When Santa Rosa Junior College student Vanessa Nava got called into the college president’s office about a month ago to be congratulated for something, she figured it was about one of the competitive summer internships she’d just landed.
She was wrong.
Instead, the first-generation college student had won a scholarship worth up to $40,000 a year to a four-year college of her choice.
Nava is one of just 55 junior college students across the nation to receive the Jack Kent Cooke Foundation Undergraduate Transfer Scholarship. Community colleges view the rare accomplishment the same way four-year universities brag about the number of Nobel Prize winners they have on campus, SRJC President Frank Chong said.
“All I could say when they first told me was, ‘Wow,’” Nava said. “I had no words.”
Nearly 3,000 junior college students applied for the scholarship, which is awarded to students looking to transfer to a four-year college after graduation.
Where Nava will apply the funds, though, is still up in the air. The 22-year-old Rohnert Park resident is deciding between Cornell University and UC Berkeley, with an ambitious goal of working in health journalism and being a doctor.
The scholarship also makes her eligible for an additional $50,000 a year when she goes to graduate school. Her current plan is to head to medical school after she attains her bachelor’s degree, though she’s not sure what she wants to specialize in just yet.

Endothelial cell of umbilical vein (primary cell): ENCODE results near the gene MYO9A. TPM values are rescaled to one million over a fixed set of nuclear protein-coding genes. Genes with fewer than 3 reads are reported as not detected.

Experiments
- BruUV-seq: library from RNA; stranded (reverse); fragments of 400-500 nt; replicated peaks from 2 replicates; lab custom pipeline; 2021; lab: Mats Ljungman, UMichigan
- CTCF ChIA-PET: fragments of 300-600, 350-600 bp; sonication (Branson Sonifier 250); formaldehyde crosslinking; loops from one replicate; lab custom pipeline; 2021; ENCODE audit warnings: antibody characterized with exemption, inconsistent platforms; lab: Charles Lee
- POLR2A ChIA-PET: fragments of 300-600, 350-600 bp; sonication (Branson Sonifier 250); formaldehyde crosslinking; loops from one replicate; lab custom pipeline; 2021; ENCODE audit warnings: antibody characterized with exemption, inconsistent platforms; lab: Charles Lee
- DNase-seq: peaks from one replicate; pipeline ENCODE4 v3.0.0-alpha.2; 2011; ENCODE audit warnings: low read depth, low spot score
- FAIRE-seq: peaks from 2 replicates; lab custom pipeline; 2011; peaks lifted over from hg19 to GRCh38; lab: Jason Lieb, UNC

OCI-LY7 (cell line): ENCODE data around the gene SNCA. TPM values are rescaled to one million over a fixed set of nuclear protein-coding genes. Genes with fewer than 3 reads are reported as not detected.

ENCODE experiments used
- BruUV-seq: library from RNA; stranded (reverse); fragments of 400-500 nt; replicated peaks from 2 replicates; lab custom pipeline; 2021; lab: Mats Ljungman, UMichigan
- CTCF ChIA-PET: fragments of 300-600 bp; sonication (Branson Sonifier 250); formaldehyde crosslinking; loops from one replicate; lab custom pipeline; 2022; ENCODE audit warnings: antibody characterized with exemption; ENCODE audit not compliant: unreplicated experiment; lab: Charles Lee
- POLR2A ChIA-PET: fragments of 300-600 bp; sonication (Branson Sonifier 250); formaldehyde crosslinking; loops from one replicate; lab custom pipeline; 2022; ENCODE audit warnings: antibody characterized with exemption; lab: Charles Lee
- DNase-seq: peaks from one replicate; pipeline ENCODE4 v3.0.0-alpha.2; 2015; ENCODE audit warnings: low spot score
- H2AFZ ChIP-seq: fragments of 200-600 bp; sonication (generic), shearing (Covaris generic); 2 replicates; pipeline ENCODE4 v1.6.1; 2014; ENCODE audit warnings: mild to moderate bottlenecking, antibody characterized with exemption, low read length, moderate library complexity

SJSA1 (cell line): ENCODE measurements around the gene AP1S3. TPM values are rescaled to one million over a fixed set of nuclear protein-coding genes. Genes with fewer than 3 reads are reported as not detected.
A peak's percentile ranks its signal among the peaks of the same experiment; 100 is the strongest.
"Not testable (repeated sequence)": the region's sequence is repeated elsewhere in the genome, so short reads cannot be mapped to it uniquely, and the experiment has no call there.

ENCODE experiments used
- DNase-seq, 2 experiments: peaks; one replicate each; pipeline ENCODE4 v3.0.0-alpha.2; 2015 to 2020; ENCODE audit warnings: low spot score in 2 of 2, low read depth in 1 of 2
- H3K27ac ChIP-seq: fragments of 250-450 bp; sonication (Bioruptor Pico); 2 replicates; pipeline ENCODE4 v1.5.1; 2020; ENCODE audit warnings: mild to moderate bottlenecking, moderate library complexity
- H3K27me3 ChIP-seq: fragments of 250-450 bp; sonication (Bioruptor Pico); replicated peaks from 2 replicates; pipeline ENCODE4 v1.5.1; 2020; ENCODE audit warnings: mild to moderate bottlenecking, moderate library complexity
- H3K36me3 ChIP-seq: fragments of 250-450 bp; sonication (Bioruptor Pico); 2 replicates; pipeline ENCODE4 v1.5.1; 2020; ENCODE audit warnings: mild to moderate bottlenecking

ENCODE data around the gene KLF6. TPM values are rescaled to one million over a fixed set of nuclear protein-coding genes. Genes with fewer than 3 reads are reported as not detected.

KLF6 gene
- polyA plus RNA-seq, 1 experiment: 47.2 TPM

This summer, she chose to intern at the Gladstone Institutes in San Francisco, helping with AIDS research.
When Nava graduated from Rohnert Park’s Technology High School in 2013, she was deflated.
“At Tech High, it’s very competitive,” she said. “At least, my class was very competitive. So that started to bring down my confidence because I wasn’t considered one of the smartest in my class. So that was the first factor, and then I didn’t get accepted to my top-choice university.”
At the time, her No. 1 pick was UC Irvine. Now, facing an education from two of the top universities in the nation, she’s OK with that.
“I did get accepted to UC Irvine this time, but it’s not my first choice anymore,” she said, laughing.
She credits her parents, who immigrated to the United States from Mexico more than 20 years ago, for her motivation.
“Since the beginning, ever since I can remember, I just knew that education was really powerful,” she said. “I always heard them say, ‘If I had the chance to have gone to college, I would have done this,’ or ‘I would have done that.’ It’s just a huge motivator to know that they wish they could have done this, and now that I have the opportunity to actually do it, I can’t put it to waste.”
Chong is not aware of any other SRJC student winning the scholarship since he arrived at the campus in 2012.
“I think the power of Vanessa’s accomplishment is that she really speaks to a lot of young men and women who come out of high school and they’re expected to know exactly what they want to do for the rest of their lives, to be finished products, and they’re really works in progress,” he said.